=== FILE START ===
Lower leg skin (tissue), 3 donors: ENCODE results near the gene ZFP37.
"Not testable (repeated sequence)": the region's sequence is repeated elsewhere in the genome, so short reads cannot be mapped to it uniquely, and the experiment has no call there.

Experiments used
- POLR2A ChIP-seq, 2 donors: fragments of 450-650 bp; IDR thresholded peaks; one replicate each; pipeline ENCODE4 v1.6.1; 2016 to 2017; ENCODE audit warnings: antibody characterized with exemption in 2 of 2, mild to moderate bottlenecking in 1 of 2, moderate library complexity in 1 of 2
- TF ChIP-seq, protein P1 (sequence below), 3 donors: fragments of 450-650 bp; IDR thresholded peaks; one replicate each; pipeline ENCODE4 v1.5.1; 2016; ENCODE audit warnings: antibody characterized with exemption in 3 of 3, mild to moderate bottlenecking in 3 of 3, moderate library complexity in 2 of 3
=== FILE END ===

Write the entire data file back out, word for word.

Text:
Lower leg skin (tissue), 3 donors: ENCODE results near the gene ZFP37.
"Not testable (repeated sequence)": the region's sequence is repeated elsewhere in the genome, so short reads cannot be mapped to it uniquely, and the experiment has no call there.

Experiments used
- POLR2A ChIP-seq, 2 donors: fragments of 450-650 bp; IDR thresholded peaks; one replicate each; pipeline ENCODE4 v1.6.1; 2016 to 2017; ENCODE audit warnings: antibody characterized with exemption in 2 of 2, mild to moderate bottlenecking in 1 of 2, moderate library complexity in 1 of 2
- TF ChIP-seq, protein P1 (sequence below), 3 donors: fragments of 450-650 bp; IDR thresholded peaks; one replicate each; pipeline ENCODE4 v1.5.1; 2016; ENCODE audit warnings: antibody characterized with exemption in 3 of 3, mild to moderate bottlenecking in 3 of 3, moderate library complexity in 2 of 3